Commingle

Commingling occurs when one party mixes funds with that of another party. It typically takes place between spouses and business partners. While commingling is legal under normal circumstances, both parties expose themselves to risk when participating in the combining of funds. For example, when new properties or funds are acquired through marriage or business partnerships, the property is considered to be owned by both parties equally, or “community property,” and dividing it when the relationship ends can be complicated. To explore this concept, consider the following commingle definition.

Definition of Commingle

Verb

  1. To blend thoroughly together to make something whole
  2. To combine funds or assets together

Origin

Early 17th Century English com- ‘together’ + mingle.

Basics of Commingling

While it is legal for married couples or business partners to commingle funds, it is illegal for lawyers, guardians, and trustee to do so. In these cases, they must not commingle funds from clients with their personal funds as it can create a conflict of interest. To avoid this, trustees, guardians, and lawyers are responsible for setting up trust funds to keep clients’ assets separate from their own.

Unethical and Illegal Commingling

Certain acts when dealing with commingled assets for business purposes are considered to be unethical, and may actually be considered illegal commingling.

  • Depositing checks into a personal bank account that are made payable to the business.
  • Withdrawing money from a business bank account for personal expenses without proper documentation.
  • Using one bank account for both personal and business needs.
  • Writing a check, or using a bank card from a business account to pay personal expenses.

While these acts of illegal commingling may seem minor, it can make it difficult for people to keep exact calculations of their business income and losses. This in turn, can cause problems when it comes to filing personal and business taxes, and may result in an IRS audit along with future financial problems. In a circumstance where the business is a partnership, rather than a sole proprietorship, the actions may be considered a crime.

Commingling in Business Partnerships

When two or more people decide to purchase or begin a business together, each party typically invests something of value, such as money, assets, and expertise, to get the venture up and running. During the operation of the business, the partners may also contribute other funds or assets for various purposes. This is considered commingling in business partnerships. While this ends well for most business partners, occasions may arise where matters become complicated.

For example, if Joe and Rob go into business together, with Joe investing $50,000, and Rob contributing $100,000 in the start-up. After several years, however, the business begins to lose money and they decide to sell out to another company for $150,000. Joe wants the profit from the sale to be equally distributed between the partners, but Rob disagrees, as he believes he is entitled to recover his $100,000 investment from the sale. In this instance, the partners may have to hire a lawyer and go through court proceedings to fight for what they believe is rightfully theirs.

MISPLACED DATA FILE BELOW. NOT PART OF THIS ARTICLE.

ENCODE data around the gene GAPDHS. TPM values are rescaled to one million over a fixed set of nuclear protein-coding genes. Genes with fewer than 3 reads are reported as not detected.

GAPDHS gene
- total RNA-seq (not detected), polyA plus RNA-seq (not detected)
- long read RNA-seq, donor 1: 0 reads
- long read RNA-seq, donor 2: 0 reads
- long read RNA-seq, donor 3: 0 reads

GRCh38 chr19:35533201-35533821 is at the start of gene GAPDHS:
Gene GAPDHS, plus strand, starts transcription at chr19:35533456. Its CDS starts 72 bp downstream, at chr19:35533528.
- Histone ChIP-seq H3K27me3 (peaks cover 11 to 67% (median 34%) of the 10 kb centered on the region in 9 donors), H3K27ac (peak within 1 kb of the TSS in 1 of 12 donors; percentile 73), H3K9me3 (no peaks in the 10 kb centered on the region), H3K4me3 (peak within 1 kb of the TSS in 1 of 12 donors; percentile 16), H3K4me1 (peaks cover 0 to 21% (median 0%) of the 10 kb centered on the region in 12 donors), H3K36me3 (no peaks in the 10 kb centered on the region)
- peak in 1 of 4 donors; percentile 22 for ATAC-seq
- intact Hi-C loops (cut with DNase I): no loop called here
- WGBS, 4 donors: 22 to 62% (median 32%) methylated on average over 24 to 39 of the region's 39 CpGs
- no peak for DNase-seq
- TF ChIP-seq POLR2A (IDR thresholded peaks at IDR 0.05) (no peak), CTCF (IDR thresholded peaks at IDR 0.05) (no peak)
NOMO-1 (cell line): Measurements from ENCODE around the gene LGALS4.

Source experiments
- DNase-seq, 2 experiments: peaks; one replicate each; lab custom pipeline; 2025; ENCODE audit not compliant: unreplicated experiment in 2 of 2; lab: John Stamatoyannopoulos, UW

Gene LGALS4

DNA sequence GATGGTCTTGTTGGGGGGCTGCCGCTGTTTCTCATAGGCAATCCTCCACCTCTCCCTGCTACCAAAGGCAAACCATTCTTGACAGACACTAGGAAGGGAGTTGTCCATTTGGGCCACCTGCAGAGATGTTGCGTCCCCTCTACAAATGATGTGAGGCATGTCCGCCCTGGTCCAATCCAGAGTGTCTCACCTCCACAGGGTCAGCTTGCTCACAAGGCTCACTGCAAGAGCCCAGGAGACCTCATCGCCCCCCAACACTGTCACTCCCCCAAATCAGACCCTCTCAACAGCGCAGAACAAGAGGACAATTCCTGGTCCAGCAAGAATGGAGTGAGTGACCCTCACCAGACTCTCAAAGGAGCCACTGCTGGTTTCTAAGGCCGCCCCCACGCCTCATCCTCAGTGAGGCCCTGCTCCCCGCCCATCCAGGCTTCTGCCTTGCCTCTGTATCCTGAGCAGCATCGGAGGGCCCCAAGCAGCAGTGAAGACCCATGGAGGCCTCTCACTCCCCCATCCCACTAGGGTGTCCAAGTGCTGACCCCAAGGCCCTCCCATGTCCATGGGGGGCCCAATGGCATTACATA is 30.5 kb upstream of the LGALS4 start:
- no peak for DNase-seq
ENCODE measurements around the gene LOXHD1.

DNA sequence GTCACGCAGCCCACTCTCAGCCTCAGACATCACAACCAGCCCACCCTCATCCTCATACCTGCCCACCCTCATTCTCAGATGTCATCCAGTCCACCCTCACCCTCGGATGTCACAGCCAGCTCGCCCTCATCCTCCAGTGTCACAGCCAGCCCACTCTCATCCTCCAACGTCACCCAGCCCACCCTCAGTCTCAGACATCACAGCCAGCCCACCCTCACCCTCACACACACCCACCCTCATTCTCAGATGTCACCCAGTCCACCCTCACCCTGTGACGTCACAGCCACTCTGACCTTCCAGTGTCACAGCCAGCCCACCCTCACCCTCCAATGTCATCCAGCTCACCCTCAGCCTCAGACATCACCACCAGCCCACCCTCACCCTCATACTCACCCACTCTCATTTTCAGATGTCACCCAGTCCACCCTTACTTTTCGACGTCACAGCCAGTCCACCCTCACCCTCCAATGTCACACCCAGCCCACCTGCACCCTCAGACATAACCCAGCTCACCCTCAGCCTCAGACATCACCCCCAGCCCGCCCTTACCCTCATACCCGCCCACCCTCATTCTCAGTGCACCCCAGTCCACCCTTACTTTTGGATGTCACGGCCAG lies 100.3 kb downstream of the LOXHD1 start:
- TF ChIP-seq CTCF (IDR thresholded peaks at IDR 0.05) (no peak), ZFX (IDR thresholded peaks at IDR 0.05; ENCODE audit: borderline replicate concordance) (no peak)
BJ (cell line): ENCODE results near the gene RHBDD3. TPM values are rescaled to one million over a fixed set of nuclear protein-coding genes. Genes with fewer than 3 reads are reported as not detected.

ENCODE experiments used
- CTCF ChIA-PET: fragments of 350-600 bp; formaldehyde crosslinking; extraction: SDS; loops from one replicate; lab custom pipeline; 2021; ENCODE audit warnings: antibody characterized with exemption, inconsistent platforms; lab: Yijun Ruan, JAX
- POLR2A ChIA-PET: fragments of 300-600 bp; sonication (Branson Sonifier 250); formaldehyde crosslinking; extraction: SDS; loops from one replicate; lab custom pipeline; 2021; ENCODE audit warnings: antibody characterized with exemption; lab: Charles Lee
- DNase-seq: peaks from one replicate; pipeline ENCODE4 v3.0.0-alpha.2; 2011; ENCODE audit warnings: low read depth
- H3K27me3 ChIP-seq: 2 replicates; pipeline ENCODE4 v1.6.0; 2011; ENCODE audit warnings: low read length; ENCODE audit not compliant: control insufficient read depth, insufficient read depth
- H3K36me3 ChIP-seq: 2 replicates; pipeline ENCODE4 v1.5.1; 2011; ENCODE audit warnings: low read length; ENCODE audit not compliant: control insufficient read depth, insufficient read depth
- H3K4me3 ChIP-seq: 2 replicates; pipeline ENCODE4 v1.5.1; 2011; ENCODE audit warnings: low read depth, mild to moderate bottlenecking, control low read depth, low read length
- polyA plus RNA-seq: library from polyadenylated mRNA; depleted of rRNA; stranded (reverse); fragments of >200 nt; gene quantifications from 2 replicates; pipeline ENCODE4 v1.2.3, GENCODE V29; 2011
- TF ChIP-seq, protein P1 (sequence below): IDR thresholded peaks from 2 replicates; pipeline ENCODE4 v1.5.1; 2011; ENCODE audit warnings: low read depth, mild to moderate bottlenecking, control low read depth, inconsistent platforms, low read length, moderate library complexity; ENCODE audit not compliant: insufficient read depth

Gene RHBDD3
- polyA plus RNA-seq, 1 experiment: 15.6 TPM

Assets Commingled in Marriage

It is common for married people to combine their funds, but doing so can become risky as some commingled funds become community property. State laws vary in how assets commingled in marriage are settled during divorce proceedings. Most states either follow the law of equitable distribution or community property.

Equitable Distribution

Equitable distribution is defined as the distribution of property and debt obligations used by courts when marital property is divided. The term is misleading, however, as equitable distribution does not necessarily mean equal division, rather it means fair division. Generally speaking, the court distributes only the property and debt acquired during the marriage, though the division is not always 50/50. If the court determines that one spouse has very little, and the other has an abundance of wealth, the court may give the underprivileged spouse a greater share of the assets, or a lesser share of the debt.

Community Property

The courts define community property as assets that two parties have acquired throughout their marriage. This is not just limited to gains in the marriage, as debts are also considered. During divorce proceedings in community property states, all assets and debts acquired during the marriage are considered community property. On the other hand, everything by the parties before the marriage, or before they commingled their assets while living together, remains their sole and separate property. During divorce proceedings, the court divides the community property and debts equally, regardless of the financial status of each spouse.

Related Legal Terms and Issues

  • Asset – Any valuable thing or property owned by a person or entity, regarded as being of value.
  • Community property – assets and funds owned or acquired by both partners in a marriage. Also referred to as “marital property.”

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